The Wyoming Food Freedom Act (WFFA), which became law on March 3, has set the bar high for efforts at similar legislation elsewhere in the United States of America. Under the WFFA, the production and sale within Wyoming of any food except meat products by a producer direct to the “informed end consumer” is not subject to licensing or inspection. Poultry falls under the WFFA and is not included in the definition of meat products.
The only requirement of the WFFA is “the producer shall inform the end consumer that any food product or food sold at a farmers market or through ranch, farm or home based sales pursuant to this section is not certified, labeled, licensed, packaged, regulated or inspected.”
As of now, restrictions in the Federal Meat Inspection Act are the reason the WFFA does not include the sale of meat products but the Act’s sponsor, Representative Tyler Lindholm, indicated in an interview with Baylen Linnekin that there will be legislation in the future enabling farmers and ranchers to “sell beef and pork directly to consumers also.”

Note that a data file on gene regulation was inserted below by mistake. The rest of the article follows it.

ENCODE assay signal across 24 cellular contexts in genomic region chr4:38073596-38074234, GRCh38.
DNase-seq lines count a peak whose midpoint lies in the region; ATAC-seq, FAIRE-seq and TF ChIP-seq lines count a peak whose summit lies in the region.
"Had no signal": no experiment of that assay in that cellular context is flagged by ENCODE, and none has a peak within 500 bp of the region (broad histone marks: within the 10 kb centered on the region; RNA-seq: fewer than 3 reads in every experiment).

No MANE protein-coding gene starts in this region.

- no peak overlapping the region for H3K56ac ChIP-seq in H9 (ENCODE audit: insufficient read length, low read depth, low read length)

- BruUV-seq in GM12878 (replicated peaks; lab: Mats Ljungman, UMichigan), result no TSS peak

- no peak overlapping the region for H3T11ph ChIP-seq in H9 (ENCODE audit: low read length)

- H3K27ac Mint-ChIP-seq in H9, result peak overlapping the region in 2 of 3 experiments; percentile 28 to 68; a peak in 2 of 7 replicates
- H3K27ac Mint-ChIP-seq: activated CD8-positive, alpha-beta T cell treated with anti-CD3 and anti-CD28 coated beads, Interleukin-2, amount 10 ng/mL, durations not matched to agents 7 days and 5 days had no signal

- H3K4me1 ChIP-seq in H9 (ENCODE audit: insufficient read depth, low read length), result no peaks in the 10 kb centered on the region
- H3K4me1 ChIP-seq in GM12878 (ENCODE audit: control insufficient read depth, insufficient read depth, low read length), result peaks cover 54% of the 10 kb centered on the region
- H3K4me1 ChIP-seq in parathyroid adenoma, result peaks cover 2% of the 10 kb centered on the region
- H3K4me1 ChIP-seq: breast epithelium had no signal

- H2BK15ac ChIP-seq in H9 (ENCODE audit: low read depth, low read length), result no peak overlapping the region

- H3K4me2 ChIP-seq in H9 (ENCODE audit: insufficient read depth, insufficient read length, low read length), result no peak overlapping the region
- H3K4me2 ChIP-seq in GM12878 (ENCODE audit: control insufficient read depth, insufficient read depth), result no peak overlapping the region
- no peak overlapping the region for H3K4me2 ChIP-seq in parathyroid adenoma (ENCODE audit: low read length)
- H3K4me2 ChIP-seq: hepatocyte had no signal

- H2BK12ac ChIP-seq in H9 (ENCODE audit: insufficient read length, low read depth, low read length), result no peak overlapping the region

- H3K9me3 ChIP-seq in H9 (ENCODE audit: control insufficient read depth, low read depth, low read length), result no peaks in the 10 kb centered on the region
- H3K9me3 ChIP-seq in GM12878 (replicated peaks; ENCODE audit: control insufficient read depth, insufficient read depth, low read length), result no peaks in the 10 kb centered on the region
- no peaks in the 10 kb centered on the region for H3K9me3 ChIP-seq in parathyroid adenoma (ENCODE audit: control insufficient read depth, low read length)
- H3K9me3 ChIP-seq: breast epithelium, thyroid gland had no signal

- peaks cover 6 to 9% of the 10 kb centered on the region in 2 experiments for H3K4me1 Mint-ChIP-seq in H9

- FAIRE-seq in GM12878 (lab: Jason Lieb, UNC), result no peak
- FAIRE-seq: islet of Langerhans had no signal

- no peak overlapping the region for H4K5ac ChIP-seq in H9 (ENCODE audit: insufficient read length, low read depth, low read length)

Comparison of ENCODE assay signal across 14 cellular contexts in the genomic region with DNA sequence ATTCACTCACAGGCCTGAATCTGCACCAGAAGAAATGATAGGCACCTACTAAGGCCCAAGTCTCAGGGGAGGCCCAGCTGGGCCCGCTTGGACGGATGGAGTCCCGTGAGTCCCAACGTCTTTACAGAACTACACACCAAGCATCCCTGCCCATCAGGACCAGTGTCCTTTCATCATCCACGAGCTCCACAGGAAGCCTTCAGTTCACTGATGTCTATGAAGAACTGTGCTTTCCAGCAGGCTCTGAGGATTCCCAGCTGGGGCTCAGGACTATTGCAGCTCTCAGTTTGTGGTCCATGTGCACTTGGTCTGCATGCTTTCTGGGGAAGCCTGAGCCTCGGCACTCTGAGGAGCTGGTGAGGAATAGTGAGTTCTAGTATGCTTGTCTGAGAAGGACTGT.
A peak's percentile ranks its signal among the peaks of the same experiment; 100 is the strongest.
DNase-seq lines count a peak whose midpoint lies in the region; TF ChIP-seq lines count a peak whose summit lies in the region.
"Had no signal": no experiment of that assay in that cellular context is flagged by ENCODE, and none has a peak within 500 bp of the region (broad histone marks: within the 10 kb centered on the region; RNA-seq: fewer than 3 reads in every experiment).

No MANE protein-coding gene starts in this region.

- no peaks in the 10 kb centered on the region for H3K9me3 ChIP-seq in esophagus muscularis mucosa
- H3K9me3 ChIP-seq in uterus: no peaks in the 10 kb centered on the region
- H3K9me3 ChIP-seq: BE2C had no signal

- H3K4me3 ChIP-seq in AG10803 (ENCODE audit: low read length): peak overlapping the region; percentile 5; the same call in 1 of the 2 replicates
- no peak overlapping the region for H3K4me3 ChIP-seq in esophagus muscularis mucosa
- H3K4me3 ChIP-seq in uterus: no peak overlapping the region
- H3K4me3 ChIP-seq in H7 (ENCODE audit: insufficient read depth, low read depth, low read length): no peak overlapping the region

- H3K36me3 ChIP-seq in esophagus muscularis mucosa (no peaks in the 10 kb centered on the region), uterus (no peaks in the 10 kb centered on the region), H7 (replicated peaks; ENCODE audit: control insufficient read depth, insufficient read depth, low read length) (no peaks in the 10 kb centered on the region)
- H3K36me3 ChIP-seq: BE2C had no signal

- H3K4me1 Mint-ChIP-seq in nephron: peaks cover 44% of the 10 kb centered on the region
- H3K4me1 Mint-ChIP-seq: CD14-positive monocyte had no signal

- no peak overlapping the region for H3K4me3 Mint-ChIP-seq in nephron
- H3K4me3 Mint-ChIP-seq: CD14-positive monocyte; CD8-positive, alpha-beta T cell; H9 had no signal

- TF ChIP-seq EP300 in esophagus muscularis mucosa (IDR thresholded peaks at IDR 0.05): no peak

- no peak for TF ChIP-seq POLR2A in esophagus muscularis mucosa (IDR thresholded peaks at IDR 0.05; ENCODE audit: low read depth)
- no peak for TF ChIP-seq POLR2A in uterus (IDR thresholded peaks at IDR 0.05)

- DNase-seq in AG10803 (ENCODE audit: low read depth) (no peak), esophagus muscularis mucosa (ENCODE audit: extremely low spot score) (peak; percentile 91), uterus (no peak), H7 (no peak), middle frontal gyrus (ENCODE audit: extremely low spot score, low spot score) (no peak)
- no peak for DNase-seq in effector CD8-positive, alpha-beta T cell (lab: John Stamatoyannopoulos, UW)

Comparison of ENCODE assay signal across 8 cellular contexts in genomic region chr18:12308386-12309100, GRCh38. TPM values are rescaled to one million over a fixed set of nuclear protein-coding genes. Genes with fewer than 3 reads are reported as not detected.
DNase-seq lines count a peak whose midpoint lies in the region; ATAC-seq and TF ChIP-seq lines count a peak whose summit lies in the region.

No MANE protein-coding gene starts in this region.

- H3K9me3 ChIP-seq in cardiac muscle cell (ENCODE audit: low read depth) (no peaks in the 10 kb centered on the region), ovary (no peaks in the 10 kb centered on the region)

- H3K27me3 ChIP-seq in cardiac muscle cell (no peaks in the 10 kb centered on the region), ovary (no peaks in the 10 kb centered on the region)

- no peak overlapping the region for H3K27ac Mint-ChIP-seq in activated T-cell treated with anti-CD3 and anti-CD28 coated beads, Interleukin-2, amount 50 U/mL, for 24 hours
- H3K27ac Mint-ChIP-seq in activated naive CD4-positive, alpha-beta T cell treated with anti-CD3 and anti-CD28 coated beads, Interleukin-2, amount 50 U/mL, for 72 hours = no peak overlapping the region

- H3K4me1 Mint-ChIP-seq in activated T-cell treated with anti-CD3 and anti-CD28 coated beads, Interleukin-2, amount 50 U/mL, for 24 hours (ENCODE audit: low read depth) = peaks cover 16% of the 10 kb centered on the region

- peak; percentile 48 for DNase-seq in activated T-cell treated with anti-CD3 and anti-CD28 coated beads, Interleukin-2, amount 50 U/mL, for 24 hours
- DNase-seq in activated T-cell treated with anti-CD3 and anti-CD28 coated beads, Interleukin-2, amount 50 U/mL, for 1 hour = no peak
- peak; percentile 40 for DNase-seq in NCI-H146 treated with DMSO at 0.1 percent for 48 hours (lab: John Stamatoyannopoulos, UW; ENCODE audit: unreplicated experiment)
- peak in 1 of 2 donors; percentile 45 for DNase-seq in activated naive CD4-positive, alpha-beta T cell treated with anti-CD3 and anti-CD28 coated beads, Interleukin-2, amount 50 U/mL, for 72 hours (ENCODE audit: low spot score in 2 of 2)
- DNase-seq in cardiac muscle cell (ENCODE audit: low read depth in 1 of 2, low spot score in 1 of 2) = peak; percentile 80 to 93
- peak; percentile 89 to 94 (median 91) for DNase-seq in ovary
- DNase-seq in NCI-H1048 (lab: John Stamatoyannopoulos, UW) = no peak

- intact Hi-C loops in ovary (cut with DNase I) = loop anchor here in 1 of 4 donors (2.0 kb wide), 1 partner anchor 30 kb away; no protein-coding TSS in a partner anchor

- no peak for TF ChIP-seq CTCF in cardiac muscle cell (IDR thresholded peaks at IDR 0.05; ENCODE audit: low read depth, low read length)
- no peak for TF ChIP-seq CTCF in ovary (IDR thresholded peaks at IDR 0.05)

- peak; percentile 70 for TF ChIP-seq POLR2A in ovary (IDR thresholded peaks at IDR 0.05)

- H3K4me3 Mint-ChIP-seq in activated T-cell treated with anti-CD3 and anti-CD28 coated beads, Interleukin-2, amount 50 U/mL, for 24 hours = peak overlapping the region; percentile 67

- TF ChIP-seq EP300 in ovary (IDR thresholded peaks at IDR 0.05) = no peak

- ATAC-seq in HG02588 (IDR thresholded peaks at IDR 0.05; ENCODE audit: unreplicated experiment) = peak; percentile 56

The WFFA covers not only food produced on farms and ranches but also food produced in private home kitchens. Over 40 states allow the sale of “cottage foods” produced in home kitchens with no or minimal regulation but the WFFA far exceeds them in scope. In states where cottage foods can be produced and sold without government inspection, sales are almost always limited to “non-potentially hazardous” food—food that does not require “time temperature control for safety (TCS) to limit pathogenic microorganism growth or toxin formation” [2013 FDA Food Code]. The WFFA legalizes the unregulated sale of any potentially hazardous food (other than a food containing a meat product) produced in a private home kitchen. The WFFA is essentially a giant cottage foods bill.
“This law will take local foods off the black market. It will no longer be illegal to buy a lemon meringue pie from your neighbor or a jar of milk from your local farm,” said Representative Lindholm. [Facebook – Wyoming Food Freedom]